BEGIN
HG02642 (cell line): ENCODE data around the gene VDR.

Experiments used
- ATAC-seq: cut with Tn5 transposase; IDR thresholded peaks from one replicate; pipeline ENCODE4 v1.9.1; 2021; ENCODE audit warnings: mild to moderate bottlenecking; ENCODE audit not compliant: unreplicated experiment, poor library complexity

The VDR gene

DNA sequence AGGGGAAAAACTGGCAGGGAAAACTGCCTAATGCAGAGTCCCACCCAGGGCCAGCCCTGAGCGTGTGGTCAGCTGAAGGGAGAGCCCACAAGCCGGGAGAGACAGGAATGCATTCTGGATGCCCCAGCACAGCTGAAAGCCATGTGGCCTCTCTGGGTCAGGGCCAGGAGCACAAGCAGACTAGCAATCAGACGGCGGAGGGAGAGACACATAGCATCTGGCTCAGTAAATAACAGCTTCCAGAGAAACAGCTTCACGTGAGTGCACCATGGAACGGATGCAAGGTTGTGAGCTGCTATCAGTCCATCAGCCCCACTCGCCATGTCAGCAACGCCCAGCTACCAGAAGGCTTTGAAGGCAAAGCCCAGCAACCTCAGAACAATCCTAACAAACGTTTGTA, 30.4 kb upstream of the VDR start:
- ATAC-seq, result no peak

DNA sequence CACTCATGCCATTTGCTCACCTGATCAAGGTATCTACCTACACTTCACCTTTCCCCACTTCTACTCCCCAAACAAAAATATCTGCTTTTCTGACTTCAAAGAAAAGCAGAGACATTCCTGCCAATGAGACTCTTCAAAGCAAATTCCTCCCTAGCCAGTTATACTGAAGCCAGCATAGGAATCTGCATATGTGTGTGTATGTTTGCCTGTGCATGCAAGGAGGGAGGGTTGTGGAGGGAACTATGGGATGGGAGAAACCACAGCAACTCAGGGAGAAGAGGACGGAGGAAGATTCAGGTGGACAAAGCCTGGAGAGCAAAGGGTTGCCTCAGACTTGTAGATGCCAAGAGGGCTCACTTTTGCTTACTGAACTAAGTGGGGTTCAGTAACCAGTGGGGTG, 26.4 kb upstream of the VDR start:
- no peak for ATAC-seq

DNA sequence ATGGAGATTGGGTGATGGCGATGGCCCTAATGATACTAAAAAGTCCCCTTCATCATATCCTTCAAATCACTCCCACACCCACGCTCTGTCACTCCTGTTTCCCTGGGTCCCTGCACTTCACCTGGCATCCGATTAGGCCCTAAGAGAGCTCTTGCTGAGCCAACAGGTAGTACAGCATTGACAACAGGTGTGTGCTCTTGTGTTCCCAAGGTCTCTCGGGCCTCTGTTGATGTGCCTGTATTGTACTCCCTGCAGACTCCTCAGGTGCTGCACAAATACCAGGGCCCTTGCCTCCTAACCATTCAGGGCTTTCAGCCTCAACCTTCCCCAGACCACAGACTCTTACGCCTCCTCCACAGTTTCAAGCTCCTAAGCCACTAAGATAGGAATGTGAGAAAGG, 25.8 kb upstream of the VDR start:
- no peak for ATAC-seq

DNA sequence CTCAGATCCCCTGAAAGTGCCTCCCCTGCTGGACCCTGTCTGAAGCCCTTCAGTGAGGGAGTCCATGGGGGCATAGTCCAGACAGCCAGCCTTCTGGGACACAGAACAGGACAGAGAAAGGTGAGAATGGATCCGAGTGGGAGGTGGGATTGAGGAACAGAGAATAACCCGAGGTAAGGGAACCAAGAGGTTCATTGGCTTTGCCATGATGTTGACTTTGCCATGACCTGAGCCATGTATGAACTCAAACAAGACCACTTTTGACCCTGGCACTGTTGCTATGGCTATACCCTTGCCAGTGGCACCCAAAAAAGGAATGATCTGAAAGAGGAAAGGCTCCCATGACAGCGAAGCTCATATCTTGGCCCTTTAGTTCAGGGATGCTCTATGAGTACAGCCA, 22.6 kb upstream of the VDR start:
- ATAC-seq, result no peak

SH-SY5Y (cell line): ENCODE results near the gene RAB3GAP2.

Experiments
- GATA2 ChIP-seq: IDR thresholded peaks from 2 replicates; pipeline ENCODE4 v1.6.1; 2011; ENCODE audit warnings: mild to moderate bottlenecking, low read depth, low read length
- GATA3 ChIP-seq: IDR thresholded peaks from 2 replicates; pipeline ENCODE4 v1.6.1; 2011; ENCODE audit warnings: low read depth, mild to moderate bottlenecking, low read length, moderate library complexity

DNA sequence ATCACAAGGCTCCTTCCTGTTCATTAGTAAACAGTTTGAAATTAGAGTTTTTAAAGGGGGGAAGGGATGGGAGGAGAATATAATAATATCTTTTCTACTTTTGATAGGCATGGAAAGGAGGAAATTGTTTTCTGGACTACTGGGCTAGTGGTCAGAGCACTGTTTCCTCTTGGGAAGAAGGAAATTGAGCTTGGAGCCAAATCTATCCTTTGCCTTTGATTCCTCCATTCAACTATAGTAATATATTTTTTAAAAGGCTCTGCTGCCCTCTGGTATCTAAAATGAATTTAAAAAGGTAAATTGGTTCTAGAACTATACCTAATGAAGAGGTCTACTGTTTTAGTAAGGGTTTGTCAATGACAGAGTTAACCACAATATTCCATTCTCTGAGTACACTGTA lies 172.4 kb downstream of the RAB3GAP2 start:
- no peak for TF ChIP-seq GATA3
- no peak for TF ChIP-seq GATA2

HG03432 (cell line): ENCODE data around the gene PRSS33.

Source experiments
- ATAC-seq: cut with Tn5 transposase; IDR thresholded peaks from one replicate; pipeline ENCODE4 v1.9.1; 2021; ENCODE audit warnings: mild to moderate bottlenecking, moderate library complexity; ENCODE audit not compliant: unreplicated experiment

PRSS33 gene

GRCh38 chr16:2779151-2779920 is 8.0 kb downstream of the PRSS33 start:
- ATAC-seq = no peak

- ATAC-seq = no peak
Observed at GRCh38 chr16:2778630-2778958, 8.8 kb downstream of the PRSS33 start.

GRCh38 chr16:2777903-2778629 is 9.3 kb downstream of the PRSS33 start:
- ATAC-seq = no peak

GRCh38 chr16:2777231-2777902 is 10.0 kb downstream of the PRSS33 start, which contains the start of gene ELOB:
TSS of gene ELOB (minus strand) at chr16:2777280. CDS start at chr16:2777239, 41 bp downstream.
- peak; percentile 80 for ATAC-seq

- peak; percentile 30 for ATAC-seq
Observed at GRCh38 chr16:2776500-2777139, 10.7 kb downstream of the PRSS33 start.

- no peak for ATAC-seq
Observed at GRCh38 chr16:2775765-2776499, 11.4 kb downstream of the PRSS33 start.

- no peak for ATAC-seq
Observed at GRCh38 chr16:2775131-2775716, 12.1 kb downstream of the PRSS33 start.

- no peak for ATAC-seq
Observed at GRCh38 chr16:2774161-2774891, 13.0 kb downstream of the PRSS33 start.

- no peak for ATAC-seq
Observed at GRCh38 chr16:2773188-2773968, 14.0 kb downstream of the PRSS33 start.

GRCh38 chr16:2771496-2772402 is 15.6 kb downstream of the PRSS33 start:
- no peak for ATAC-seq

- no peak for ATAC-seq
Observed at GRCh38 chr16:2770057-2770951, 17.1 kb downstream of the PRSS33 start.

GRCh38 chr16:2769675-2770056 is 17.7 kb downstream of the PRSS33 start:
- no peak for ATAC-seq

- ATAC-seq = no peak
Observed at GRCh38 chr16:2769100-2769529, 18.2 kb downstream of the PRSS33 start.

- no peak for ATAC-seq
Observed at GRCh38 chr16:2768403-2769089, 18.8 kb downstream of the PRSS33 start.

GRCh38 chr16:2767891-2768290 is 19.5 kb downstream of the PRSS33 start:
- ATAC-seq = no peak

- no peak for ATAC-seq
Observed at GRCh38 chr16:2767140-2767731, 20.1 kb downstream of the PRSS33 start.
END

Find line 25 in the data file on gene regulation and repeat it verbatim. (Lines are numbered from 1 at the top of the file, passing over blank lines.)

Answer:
- ATAC-seq = no peak